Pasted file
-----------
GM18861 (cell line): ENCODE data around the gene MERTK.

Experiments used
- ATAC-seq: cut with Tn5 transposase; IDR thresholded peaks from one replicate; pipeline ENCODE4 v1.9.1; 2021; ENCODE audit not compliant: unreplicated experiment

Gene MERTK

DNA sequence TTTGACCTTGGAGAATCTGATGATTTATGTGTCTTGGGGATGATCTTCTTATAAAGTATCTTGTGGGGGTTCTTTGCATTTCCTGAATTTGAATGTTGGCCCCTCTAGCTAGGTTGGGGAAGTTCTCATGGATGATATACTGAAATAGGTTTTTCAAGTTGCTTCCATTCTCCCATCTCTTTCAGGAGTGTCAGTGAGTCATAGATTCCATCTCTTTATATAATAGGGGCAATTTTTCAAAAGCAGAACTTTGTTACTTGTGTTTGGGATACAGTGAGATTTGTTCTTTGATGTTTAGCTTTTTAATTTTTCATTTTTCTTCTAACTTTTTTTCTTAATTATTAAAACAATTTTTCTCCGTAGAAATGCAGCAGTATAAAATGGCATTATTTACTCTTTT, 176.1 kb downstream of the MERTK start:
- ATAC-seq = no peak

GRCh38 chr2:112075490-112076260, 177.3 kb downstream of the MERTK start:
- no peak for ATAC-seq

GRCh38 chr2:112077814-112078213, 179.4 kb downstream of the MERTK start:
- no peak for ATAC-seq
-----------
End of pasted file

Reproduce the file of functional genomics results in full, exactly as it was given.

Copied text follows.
GM18861 (cell line): ENCODE data around the gene MERTK.

Experiments used
- ATAC-seq: cut with Tn5 transposase; IDR thresholded peaks from one replicate; pipeline ENCODE4 v1.9.1; 2021; ENCODE audit not compliant: unreplicated experiment

Gene MERTK

DNA sequence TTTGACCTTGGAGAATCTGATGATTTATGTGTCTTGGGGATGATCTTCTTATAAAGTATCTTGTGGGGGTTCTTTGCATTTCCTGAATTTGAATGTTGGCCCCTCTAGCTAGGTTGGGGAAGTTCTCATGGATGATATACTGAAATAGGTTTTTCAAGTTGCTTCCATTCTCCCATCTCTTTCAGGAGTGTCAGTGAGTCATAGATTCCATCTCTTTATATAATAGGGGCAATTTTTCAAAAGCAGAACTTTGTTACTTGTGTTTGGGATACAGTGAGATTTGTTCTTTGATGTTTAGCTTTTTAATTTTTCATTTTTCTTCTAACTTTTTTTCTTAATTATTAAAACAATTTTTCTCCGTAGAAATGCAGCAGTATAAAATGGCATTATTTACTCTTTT, 176.1 kb downstream of the MERTK start:
- ATAC-seq = no peak

GRCh38 chr2:112075490-112076260, 177.3 kb downstream of the MERTK start:
- no peak for ATAC-seq

GRCh38 chr2:112077814-112078213, 179.4 kb downstream of the MERTK start:
- no peak for ATAC-seq